Story writing for blogs

Today was our 6th training session for the Community Reporter Training Course, the tutor was John Baron the journalist. He explained  the difference between writing headlines for printed material and on line publishing, he suggested that whereas headlines for printed material can use word play to good effect, blog headlines are best written succinctly, this increases the likelihood of search engines speedily sorting internet searches.

John pointed out that an introduction sets the scene to a story and is ideally best kept to no more than thirty words. I didn’t quite manage that this time!  After explaining the 5 Ws of good journalistic story telling and reminding us

that journalists

and all writers have to work at their art, having to continually rework pieces, I found this reassuring, as I always have to tweak what I write, we were paired up to collaborate at constructing a story from  a set of random sentences cut from a news story, group feedback and comparison showed we had  differing opinions about ordering the main points.

John and Terry suggested we might like to put links into out blog stories………I will be practising this before our next session as I don’t think I quite got that.

The stimulation of learning new techniques , the social aspect of the training and an increased awareness, between sessions, for observing potential images for photographs or interesting stories has helped me stay committed to attending.every week.

Like many people my enthusiasm for opportunities to learn often sees me over commit while my mood is stable, and as I was already taking part in singing with the ‘Healing Voices’ choir,* (part of the Arts and Minds Network),http://www.artsandmindsnetwork.org.uk/community-groups/,  they meet Tuesday afternoon, 2-4pm from 18th September at the Swarthmore Education Centre, 2-7 Woodhouse Square, contact Jane 0775 881131, and a cookery course with Jamie’s (Oliver) Ministry of Food, I was apprehensive about accepting the invitation to take  part in this additional 8 week  free course but I’m pleased I did.

*The Healing Voices choir will be performing in the Light on World Mental Health day, 2nd October.

Su

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Eid Eve Celebrations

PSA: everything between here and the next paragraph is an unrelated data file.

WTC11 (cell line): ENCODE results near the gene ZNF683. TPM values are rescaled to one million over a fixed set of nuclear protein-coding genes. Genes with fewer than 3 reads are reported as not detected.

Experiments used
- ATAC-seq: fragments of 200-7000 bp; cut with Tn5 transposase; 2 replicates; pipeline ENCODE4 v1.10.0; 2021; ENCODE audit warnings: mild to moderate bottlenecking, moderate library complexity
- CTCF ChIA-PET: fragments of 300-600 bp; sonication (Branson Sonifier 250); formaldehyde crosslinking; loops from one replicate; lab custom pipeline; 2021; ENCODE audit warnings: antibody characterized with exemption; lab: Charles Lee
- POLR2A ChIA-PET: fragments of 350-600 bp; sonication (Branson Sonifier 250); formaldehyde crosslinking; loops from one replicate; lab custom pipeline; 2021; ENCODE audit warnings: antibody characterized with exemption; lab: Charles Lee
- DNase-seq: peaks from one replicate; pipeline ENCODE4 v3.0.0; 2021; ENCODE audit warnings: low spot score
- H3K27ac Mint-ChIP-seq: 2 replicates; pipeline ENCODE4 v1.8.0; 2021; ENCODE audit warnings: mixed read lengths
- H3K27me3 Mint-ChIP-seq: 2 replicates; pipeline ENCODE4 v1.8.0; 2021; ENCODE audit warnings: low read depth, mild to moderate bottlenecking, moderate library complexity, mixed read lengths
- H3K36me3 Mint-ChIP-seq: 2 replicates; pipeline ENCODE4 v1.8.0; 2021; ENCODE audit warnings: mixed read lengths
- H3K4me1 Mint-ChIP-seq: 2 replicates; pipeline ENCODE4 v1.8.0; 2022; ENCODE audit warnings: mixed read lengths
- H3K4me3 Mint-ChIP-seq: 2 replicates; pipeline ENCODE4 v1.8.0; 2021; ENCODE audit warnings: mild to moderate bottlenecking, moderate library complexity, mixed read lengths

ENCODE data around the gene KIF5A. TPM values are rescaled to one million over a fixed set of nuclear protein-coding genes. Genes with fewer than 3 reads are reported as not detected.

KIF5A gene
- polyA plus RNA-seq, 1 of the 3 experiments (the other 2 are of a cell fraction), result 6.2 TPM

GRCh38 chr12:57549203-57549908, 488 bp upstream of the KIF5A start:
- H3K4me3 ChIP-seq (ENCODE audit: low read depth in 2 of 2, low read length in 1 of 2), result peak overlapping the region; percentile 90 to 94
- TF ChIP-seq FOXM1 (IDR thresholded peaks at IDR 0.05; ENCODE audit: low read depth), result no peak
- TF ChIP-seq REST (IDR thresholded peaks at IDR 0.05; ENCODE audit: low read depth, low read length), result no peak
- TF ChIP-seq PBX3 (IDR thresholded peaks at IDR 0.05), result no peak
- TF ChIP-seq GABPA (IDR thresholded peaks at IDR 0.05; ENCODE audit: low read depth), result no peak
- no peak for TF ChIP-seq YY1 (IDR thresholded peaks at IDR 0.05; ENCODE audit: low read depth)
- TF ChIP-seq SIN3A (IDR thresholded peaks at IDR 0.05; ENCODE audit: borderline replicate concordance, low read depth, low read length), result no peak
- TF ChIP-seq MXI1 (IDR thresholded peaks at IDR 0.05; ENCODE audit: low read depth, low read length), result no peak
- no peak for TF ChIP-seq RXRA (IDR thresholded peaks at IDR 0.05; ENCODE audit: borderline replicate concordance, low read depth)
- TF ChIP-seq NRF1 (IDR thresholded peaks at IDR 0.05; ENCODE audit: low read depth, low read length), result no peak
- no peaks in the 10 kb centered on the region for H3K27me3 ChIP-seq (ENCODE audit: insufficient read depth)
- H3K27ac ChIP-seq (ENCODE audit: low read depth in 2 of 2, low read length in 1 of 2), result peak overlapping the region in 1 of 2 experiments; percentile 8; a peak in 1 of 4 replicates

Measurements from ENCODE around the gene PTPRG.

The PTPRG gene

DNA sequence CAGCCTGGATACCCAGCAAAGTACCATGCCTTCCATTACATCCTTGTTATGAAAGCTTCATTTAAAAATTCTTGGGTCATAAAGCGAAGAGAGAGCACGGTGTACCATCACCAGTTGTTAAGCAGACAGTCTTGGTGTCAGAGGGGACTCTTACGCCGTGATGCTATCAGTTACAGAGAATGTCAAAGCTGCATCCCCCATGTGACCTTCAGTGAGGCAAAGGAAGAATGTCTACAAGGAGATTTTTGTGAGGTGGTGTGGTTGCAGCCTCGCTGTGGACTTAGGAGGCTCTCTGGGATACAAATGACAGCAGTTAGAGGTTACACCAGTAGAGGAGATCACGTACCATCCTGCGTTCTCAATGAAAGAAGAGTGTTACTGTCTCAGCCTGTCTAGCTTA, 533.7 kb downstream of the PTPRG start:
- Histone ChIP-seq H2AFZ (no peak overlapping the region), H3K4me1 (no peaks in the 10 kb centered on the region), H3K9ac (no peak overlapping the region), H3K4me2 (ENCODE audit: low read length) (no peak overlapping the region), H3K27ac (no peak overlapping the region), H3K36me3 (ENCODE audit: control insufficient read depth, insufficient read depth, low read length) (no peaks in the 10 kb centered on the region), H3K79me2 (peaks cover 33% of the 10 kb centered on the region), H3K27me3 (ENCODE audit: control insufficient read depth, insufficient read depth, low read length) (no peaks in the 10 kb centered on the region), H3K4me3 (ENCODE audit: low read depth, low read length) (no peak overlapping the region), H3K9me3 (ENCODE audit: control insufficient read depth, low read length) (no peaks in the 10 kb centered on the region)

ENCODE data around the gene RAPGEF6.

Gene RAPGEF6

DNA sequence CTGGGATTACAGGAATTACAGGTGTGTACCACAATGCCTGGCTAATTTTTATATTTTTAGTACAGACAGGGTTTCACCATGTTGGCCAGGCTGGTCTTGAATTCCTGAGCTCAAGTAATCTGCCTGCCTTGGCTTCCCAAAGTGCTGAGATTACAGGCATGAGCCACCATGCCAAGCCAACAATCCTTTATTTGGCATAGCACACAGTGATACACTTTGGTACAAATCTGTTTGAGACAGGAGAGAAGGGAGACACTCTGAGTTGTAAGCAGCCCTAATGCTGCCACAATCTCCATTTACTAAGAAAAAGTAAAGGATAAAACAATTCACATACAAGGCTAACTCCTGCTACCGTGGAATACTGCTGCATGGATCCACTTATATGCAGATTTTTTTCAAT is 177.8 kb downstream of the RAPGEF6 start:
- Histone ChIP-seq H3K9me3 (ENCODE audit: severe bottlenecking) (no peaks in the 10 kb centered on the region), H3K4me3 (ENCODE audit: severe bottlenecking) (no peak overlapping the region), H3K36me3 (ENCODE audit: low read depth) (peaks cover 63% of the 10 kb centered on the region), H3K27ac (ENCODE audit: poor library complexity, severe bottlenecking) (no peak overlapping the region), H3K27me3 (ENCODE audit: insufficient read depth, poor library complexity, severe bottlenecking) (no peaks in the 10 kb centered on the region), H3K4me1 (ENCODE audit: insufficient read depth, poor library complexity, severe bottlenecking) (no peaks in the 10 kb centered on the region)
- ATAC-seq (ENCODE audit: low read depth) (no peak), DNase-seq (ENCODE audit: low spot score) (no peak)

The Hamara Centre hosted its annual Eid Eve Celebrations, A ladies only event which has become a regular feature on the community calendar.

Shanah Amjad and Sara Keita from Women’s Information & Support Hub were invited by Nasreen Akhtar, Coordinator of ECHO, Hamara’s Women’s support service based in Harehills.

Chand Raath roughly translated means “night of the full moon”, this is a traditional South Asian festival that comes at the end of Ramadan, the Muslims month of fasting. The evening started with a traditional Iftari ”End of days fasting” and continued into the evening, with all proceeding to be given to charity.

The evening Friday 17th August, saw Hamara full of bright colours and lovely scented smells fill the air. Henna, Facials, Head Massage, and traditions clothing and accessories were some of the items available. The evening helped the women of the local community to come together and celebrate this festival.

Young women from the local area had spent the day baking buns and which they were selling to help in this charitable event. The Islamic arts stall had hand painted canvases of excerpts of the Qur’an “the Muslim’s holy book” which went with the Islamic theme of the event.

Shanah Amjad of WISH said;

“Events like this highlighted both women in community and the grass roots economic aspect of the Chand Raath festival. Having events like this, which empower and enable local women to utilise community spaces equally should happen more often”

her colleague Sara Keita commented.

“It was an amazing night were women came together at Hamara, eating together, getting to know one another, having  their hair and nails done, decorating their hands with henna and looking through the clothes and accessories”

The evening was totally devoted to the women of the community and was an important date on the South Asian Women’s social calendar.

Written by: S.Sheikh – Migrant Community Network

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Photos By : S Amjad

Hamara Logo

Going Somewhere New…

Bradford University.

Woow!!, what a summer holiday it has been but back to education in a few weeks (sigh), but this time it’s a new challenge at the University of Bradford to study Media. I’m looking forward to start the course because its something I haven’t really studied but I have a good understanding of the course and I know what’s required of me to pass the course.